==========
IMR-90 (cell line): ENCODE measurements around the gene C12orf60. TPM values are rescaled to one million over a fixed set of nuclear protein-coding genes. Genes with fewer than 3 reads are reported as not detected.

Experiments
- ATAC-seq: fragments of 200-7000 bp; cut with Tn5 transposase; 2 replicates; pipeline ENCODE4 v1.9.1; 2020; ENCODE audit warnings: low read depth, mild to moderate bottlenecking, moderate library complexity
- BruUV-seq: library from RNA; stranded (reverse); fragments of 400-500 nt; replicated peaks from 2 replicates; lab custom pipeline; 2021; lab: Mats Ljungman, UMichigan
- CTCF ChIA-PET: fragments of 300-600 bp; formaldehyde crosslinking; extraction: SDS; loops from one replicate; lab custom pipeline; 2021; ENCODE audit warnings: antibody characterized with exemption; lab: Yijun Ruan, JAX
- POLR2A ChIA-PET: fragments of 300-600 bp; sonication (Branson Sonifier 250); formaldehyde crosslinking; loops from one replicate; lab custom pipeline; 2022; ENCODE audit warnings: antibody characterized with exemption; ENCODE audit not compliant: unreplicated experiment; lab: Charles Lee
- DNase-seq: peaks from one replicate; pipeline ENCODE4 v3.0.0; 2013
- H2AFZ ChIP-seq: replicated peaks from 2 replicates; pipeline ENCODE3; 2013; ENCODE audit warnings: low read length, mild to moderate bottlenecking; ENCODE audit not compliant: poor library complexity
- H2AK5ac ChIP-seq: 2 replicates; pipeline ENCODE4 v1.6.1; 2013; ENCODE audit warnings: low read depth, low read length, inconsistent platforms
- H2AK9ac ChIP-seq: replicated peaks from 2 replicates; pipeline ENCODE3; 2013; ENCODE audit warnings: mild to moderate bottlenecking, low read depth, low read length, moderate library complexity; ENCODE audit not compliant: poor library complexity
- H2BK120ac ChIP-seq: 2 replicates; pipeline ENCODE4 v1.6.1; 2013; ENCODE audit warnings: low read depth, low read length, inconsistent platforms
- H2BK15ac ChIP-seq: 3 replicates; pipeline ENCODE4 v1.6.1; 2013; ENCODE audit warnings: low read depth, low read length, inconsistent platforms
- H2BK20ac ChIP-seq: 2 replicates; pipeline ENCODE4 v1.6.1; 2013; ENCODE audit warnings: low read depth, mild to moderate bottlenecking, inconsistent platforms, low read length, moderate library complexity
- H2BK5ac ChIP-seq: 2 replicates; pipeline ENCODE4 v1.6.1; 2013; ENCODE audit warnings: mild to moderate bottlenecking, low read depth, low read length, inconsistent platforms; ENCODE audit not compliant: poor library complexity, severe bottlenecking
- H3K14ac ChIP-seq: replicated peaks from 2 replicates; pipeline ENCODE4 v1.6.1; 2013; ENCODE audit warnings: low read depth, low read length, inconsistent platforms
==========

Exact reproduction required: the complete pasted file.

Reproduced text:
IMR-90 (cell line): ENCODE measurements around the gene C12orf60. TPM values are rescaled to one million over a fixed set of nuclear protein-coding genes. Genes with fewer than 3 reads are reported as not detected.

Experiments
- ATAC-seq: fragments of 200-7000 bp; cut with Tn5 transposase; 2 replicates; pipeline ENCODE4 v1.9.1; 2020; ENCODE audit warnings: low read depth, mild to moderate bottlenecking, moderate library complexity
- BruUV-seq: library from RNA; stranded (reverse); fragments of 400-500 nt; replicated peaks from 2 replicates; lab custom pipeline; 2021; lab: Mats Ljungman, UMichigan
- CTCF ChIA-PET: fragments of 300-600 bp; formaldehyde crosslinking; extraction: SDS; loops from one replicate; lab custom pipeline; 2021; ENCODE audit warnings: antibody characterized with exemption; lab: Yijun Ruan, JAX
- POLR2A ChIA-PET: fragments of 300-600 bp; sonication (Branson Sonifier 250); formaldehyde crosslinking; loops from one replicate; lab custom pipeline; 2022; ENCODE audit warnings: antibody characterized with exemption; ENCODE audit not compliant: unreplicated experiment; lab: Charles Lee
- DNase-seq: peaks from one replicate; pipeline ENCODE4 v3.0.0; 2013
- H2AFZ ChIP-seq: replicated peaks from 2 replicates; pipeline ENCODE3; 2013; ENCODE audit warnings: low read length, mild to moderate bottlenecking; ENCODE audit not compliant: poor library complexity
- H2AK5ac ChIP-seq: 2 replicates; pipeline ENCODE4 v1.6.1; 2013; ENCODE audit warnings: low read depth, low read length, inconsistent platforms
- H2AK9ac ChIP-seq: replicated peaks from 2 replicates; pipeline ENCODE3; 2013; ENCODE audit warnings: mild to moderate bottlenecking, low read depth, low read length, moderate library complexity; ENCODE audit not compliant: poor library complexity
- H2BK120ac ChIP-seq: 2 replicates; pipeline ENCODE4 v1.6.1; 2013; ENCODE audit warnings: low read depth, low read length, inconsistent platforms
- H2BK15ac ChIP-seq: 3 replicates; pipeline ENCODE4 v1.6.1; 2013; ENCODE audit warnings: low read depth, low read length, inconsistent platforms
- H2BK20ac ChIP-seq: 2 replicates; pipeline ENCODE4 v1.6.1; 2013; ENCODE audit warnings: low read depth, mild to moderate bottlenecking, inconsistent platforms, low read length, moderate library complexity
- H2BK5ac ChIP-seq: 2 replicates; pipeline ENCODE4 v1.6.1; 2013; ENCODE audit warnings: mild to moderate bottlenecking, low read depth, low read length, inconsistent platforms; ENCODE audit not compliant: poor library complexity, severe bottlenecking
- H3K14ac ChIP-seq: replicated peaks from 2 replicates; pipeline ENCODE4 v1.6.1; 2013; ENCODE audit warnings: low read depth, low read length, inconsistent platforms